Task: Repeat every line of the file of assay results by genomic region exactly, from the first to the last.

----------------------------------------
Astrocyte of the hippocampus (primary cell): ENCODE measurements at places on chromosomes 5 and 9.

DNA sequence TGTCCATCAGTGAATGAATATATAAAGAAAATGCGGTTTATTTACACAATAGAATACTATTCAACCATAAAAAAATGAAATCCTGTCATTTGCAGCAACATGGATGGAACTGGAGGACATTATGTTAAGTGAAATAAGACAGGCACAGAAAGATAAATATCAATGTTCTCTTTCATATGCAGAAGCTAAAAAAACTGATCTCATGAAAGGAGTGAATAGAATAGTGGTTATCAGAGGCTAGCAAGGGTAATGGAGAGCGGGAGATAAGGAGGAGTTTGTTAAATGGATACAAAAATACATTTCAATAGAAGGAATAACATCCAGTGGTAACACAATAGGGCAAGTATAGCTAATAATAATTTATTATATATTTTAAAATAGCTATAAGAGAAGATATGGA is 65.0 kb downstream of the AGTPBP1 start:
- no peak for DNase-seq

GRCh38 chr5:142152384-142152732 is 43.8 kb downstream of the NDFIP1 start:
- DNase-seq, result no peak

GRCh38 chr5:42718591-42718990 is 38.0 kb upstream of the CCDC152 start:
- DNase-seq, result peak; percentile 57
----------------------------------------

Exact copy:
Astrocyte of the hippocampus (primary cell): ENCODE measurements at places on chromosomes 5 and 9.

DNA sequence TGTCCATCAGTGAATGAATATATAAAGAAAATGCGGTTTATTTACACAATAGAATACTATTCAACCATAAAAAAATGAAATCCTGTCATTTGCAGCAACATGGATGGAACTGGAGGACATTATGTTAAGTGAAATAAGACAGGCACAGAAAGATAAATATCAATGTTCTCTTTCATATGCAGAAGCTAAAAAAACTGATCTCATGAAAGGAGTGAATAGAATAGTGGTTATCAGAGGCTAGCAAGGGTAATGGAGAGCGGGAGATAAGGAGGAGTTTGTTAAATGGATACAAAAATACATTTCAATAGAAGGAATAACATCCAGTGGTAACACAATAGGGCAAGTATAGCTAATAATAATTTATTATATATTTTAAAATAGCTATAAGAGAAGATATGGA is 65.0 kb downstream of the AGTPBP1 start:
- no peak for DNase-seq

GRCh38 chr5:142152384-142152732 is 43.8 kb downstream of the NDFIP1 start:
- DNase-seq, result no peak

GRCh38 chr5:42718591-42718990 is 38.0 kb upstream of the CCDC152 start:
- DNase-seq, result peak; percentile 57